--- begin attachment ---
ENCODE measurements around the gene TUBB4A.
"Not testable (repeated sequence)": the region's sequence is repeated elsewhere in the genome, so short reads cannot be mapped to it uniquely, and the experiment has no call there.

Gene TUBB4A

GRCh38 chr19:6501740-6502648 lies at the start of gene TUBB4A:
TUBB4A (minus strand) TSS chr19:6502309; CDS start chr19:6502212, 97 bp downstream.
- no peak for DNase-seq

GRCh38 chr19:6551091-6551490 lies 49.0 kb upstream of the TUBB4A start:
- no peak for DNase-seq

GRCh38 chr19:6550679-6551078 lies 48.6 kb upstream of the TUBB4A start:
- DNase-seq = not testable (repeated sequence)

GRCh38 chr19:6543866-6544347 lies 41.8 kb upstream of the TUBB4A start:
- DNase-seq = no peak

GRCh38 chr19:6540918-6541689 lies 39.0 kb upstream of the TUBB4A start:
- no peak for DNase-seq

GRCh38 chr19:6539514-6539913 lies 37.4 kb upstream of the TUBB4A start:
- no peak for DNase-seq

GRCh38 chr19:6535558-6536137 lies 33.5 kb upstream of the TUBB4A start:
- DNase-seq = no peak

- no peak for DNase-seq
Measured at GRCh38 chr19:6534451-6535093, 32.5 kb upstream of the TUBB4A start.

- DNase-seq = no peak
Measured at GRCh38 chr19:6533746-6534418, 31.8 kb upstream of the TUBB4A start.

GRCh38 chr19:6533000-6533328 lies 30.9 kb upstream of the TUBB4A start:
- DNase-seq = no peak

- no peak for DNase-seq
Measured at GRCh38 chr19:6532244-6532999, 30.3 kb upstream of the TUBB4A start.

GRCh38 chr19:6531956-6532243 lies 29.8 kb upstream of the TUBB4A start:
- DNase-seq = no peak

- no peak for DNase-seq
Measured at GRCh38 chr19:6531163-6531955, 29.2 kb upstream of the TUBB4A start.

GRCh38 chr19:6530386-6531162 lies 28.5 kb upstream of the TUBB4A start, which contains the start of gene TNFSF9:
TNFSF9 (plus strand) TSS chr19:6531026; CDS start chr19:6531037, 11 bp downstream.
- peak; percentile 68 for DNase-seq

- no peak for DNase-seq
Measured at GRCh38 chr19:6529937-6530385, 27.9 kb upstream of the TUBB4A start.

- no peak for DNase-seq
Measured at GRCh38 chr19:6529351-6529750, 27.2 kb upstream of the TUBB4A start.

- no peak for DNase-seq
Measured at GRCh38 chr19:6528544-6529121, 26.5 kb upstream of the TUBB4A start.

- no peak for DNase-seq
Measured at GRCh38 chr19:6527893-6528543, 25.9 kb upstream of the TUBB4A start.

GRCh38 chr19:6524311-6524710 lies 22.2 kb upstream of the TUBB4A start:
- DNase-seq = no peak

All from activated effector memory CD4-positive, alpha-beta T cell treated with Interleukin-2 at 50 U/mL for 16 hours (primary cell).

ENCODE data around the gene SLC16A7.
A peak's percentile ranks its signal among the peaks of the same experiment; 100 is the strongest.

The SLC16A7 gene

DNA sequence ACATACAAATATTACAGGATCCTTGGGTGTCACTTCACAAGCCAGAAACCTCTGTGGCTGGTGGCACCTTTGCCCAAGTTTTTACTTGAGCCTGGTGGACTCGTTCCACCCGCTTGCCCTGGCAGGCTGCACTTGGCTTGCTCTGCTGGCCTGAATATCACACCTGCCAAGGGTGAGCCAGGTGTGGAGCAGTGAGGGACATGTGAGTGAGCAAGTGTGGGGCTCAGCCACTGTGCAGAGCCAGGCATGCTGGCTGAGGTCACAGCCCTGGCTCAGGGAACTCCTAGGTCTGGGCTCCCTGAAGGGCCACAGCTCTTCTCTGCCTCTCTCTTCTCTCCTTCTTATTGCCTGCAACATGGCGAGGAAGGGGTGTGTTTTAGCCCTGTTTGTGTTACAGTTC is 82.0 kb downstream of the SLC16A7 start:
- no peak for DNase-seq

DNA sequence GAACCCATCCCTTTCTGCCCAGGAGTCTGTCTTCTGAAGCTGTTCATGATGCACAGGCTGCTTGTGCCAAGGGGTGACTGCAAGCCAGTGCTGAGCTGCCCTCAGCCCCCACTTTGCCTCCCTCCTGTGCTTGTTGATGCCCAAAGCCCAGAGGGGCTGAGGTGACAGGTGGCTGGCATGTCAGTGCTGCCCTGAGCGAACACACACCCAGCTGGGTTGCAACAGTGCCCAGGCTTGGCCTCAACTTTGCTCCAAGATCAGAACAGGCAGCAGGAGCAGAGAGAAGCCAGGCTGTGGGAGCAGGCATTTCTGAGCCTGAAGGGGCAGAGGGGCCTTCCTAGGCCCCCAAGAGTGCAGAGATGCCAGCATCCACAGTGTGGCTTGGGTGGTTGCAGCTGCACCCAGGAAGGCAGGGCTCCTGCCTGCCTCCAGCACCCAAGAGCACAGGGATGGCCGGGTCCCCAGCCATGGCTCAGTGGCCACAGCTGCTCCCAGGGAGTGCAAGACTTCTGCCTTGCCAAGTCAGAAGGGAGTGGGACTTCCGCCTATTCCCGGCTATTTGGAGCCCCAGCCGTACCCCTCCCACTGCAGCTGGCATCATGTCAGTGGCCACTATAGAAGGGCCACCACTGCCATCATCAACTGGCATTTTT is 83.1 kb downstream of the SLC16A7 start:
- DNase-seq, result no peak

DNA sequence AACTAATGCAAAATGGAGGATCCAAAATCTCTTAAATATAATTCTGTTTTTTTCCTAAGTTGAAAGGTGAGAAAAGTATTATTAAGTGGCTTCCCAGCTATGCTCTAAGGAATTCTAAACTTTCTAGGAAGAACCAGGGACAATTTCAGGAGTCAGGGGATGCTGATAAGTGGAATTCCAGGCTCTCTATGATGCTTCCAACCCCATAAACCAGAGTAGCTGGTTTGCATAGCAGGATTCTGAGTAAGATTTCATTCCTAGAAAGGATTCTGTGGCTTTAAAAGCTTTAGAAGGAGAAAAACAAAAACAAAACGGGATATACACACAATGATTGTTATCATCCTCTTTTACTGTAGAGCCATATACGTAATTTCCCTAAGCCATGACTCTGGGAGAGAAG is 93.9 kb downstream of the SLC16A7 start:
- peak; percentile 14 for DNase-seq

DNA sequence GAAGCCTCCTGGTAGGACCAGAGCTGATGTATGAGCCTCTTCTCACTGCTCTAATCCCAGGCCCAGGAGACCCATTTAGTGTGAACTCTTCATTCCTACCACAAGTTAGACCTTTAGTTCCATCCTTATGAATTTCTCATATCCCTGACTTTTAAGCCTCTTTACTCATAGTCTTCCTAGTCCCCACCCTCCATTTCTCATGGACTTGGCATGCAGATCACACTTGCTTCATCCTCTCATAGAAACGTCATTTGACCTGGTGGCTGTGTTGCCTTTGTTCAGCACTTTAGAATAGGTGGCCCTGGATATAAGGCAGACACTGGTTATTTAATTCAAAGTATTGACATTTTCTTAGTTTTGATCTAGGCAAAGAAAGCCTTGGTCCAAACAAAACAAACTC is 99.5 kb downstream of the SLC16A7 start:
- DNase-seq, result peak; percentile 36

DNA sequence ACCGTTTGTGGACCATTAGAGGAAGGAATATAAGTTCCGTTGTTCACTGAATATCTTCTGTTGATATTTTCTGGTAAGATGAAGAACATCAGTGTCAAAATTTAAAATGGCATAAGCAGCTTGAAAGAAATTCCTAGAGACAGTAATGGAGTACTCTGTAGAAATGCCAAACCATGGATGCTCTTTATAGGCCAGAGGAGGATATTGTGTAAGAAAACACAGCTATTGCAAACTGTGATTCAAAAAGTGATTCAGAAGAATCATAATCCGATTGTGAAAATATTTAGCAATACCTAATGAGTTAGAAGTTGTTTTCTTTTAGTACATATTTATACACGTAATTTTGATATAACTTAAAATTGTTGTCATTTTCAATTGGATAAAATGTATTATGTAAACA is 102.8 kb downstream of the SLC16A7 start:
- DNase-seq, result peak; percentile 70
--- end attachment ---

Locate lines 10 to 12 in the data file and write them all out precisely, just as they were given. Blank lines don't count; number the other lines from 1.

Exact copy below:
- DNase-seq = not testable (repeated sequence)

GRCh38 chr19:6543866-6544347 lies 41.8 kb upstream of the TUBB4A start:
- DNase-seq = no peak